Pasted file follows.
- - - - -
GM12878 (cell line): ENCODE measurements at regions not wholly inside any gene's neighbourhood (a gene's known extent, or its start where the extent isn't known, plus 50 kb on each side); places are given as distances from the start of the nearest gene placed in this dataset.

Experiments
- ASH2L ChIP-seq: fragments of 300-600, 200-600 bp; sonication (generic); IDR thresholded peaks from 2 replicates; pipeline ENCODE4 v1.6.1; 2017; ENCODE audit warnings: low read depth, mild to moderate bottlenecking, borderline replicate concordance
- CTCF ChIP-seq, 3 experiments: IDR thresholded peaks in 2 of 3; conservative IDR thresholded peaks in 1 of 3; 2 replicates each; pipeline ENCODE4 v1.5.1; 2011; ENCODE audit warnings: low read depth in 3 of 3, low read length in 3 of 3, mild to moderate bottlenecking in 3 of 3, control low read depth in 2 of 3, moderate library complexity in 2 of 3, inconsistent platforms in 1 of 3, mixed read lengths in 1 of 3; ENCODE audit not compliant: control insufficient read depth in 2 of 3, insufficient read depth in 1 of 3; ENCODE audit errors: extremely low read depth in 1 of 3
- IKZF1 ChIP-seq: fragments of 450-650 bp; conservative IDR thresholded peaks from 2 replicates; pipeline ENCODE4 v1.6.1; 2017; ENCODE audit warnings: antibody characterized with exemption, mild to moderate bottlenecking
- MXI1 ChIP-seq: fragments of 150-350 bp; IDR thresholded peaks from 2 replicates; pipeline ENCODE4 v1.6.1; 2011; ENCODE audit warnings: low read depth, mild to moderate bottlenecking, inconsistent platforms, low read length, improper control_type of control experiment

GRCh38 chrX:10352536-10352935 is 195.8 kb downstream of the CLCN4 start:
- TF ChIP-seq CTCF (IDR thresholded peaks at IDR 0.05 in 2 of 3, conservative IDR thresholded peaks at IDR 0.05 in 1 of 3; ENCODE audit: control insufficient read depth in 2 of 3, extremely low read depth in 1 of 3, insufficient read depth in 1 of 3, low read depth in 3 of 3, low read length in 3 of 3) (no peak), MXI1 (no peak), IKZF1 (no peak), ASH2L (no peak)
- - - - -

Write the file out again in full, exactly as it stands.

GM12878 (cell line): ENCODE measurements at regions not wholly inside any gene's neighbourhood (a gene's known extent, or its start where the extent isn't known, plus 50 kb on each side); places are given as distances from the start of the nearest gene placed in this dataset.

Experiments
- ASH2L ChIP-seq: fragments of 300-600, 200-600 bp; sonication (generic); IDR thresholded peaks from 2 replicates; pipeline ENCODE4 v1.6.1; 2017; ENCODE audit warnings: low read depth, mild to moderate bottlenecking, borderline replicate concordance
- CTCF ChIP-seq, 3 experiments: IDR thresholded peaks in 2 of 3; conservative IDR thresholded peaks in 1 of 3; 2 replicates each; pipeline ENCODE4 v1.5.1; 2011; ENCODE audit warnings: low read depth in 3 of 3, low read length in 3 of 3, mild to moderate bottlenecking in 3 of 3, control low read depth in 2 of 3, moderate library complexity in 2 of 3, inconsistent platforms in 1 of 3, mixed read lengths in 1 of 3; ENCODE audit not compliant: control insufficient read depth in 2 of 3, insufficient read depth in 1 of 3; ENCODE audit errors: extremely low read depth in 1 of 3
- IKZF1 ChIP-seq: fragments of 450-650 bp; conservative IDR thresholded peaks from 2 replicates; pipeline ENCODE4 v1.6.1; 2017; ENCODE audit warnings: antibody characterized with exemption, mild to moderate bottlenecking
- MXI1 ChIP-seq: fragments of 150-350 bp; IDR thresholded peaks from 2 replicates; pipeline ENCODE4 v1.6.1; 2011; ENCODE audit warnings: low read depth, mild to moderate bottlenecking, inconsistent platforms, low read length, improper control_type of control experiment

GRCh38 chrX:10352536-10352935 is 195.8 kb downstream of the CLCN4 start:
- TF ChIP-seq CTCF (IDR thresholded peaks at IDR 0.05 in 2 of 3, conservative IDR thresholded peaks at IDR 0.05 in 1 of 3; ENCODE audit: control insufficient read depth in 2 of 3, extremely low read depth in 1 of 3, insufficient read depth in 1 of 3, low read depth in 3 of 3, low read length in 3 of 3) (no peak), MXI1 (no peak), IKZF1 (no peak), ASH2L (no peak)